Original URL: http://www.theregister.co.uk/2011/10/10/stallman_glad_jobs_gone/

Stallman: Jobs exerted 'malign influence' on computing

Misfiring bearded firebrand should stick to software

By Gavin Clarke

Posted in Operating Systems, 10th October 2011 15:06 GMT

Analysis Veteran free software firebrand Richard Stallman has upset the apple cart by speaking out against the international canonisation of Steve Jobs

Citing 1980s Chicago Mayor Harold Washington talking about a one-time rival, GPL licence author Richard Stallman reckons while he's not glad Jobs is dead, he is glad Jobs is gone.

According to Stallman, Jobs made computers into prisons that cut people off from their freedom. You can read the full quote here, or below:

Steve Jobs, the pioneer of the computer as a jail made cool, designed to sever fools from their freedom, has died.

As Chicago Mayor Harold Washington said of the corrupt former Mayor Daley, 'I'm not glad he's dead, but I'm glad he's gone'. Nobody deserves to have to die – not Jobs, not Mr Bill, not even people guilty of bigger evils than theirs. But we all deserve the end of Jobs' malign influence on people's computing.

Unfortunately, that influence continues despite his absence. We can only hope his successors, as they attempt to carry on his legacy, will be less effective.

The reaction to Stallman has been to accuse him of bad taste. Others have denied they are prisoners of Apple.

Libertarian and Cathedral and the Bazaar author Eric Raymond has stepped in to defend his open-source colleague and friend, saying that his statement was not personal, but was simply criticising "walled gardens".

Raymond wrote:

Jobs' success at hypnotizing millions of people into a perverse love for the walled garden is more dangerous to freedom in the long term than [Microsoft co-founder] Bill Gates's efficient but brutal and unattractive corporatism. People feared and respected Microsoft, but they love and worship Apple - and that is precisely the problem, precisely the reason Jobs may in the end have done more harm than good.

Open source has had a complicated relationship with Jobs and Apple. Thanks to Microsoft's stumble on Windows Vista, Mac has surged as a developer platform.

The free software movement cannot seem to make its mind up on whether Google's Android is blessing or a curse: whether it is open, or closed, whether Google is a hero or pariah. Even though Google has stopped releasing Android code, the movement's figureheads – Stallman included – seem willing to grant Google a pass because Android is closer to success than any of the ideologically purer open-source mobile platforms have ever been or will ever become. In September, Stallman reckoned Android respected developers' freedom more than iOS.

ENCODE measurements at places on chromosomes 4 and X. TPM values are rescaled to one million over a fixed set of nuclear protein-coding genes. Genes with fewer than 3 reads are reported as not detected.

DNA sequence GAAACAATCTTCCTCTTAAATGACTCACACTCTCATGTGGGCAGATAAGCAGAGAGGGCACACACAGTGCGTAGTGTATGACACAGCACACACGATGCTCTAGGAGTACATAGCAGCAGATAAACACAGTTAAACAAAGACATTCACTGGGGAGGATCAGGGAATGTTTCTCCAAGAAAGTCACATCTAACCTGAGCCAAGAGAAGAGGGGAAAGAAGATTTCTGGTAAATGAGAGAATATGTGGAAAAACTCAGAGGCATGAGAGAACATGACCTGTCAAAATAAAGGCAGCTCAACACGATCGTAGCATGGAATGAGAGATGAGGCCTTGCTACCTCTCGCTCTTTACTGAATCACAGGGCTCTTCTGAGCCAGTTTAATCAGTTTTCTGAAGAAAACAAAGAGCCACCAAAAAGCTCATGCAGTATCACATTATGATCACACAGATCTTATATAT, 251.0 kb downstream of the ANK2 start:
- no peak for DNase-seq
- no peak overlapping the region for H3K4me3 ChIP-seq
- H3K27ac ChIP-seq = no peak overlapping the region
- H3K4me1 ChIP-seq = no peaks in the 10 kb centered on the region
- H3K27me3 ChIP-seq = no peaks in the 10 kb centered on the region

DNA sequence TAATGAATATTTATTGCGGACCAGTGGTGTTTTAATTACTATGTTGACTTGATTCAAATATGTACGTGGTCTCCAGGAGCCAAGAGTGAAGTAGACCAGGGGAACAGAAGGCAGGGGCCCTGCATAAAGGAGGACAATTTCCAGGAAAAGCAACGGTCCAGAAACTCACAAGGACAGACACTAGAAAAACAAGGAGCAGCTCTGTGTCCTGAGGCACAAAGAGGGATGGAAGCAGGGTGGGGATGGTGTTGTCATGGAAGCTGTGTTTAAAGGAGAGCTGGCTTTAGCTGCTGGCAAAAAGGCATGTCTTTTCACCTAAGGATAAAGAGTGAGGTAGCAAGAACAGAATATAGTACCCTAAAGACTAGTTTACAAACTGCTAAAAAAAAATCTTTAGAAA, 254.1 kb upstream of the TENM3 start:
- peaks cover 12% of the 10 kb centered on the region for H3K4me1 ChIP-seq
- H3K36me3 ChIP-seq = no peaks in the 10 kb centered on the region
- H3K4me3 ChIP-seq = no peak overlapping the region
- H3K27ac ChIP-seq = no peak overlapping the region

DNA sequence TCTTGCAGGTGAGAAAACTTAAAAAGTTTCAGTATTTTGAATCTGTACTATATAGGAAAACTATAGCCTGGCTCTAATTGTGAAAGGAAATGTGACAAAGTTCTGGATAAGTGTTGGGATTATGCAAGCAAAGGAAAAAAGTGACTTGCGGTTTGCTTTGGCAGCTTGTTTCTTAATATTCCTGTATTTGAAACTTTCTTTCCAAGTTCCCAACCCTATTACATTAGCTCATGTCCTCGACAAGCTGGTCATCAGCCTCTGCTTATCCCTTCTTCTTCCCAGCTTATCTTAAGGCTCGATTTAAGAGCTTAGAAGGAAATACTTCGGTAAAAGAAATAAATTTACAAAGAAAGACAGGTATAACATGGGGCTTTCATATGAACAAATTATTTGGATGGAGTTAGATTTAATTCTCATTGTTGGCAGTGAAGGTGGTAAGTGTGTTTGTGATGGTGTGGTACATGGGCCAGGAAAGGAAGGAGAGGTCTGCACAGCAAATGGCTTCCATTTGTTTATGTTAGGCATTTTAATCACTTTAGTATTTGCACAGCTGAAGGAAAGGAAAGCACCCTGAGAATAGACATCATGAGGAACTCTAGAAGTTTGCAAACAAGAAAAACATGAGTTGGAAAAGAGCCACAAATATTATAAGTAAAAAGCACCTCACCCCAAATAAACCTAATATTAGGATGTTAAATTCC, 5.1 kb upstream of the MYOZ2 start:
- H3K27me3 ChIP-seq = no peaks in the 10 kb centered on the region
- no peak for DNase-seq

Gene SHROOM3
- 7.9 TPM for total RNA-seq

Linux desktops, meanwhile have been refining themselves to look more like OS X in recent years. Ubuntu 10.04 LTS in April 2010 was a Mactastic experience: windows and icons on the interface looking more like Mac and the introduction of web services that morphed into a music store. Canonical hoped to tempt Windows wavers to go Linux instead of Mac. It was a course charted by Ubuntu founder Mark Shuttlworth in 2008.

It is easy to object to Stallman's comments and equally easy to accuse Raymond of rambling in his separate post. Both are also notoriously outspoken, while and Apple and the closed-code base and culture of iOS are easy meat for the live-free-or-die-coding Stallman.

But it's also worth noting that very things Jobs has been canonised for creating – the things people rushed last week to say had changed people's lives – stand accused of killing the open web.

Web daddy Tim Berners-Lee a year ago singled out Jobs' iTunes for its use of proprietary technologies and said that its lack of browser access was killing the web's universality.

Foreshadowing Stallman and Raymond, Berners-Lee noted that iTunes creates walled gardens of information. iTunes doesn't use an open standard for its web connection: it uses Apple's proprietary "itunes:" rather than the W3C's "http:". This stops you linking to songs in iTunes. This extends to apps, such as those from the App Store, with magazines and software also being sold through the App Store. They are not open to being run in a browser, to being bookmarked, emailed, or linked to. Without external access, users of these online services must go through Apple's own software, which is tied to its own hardware – the iPhone and iPad.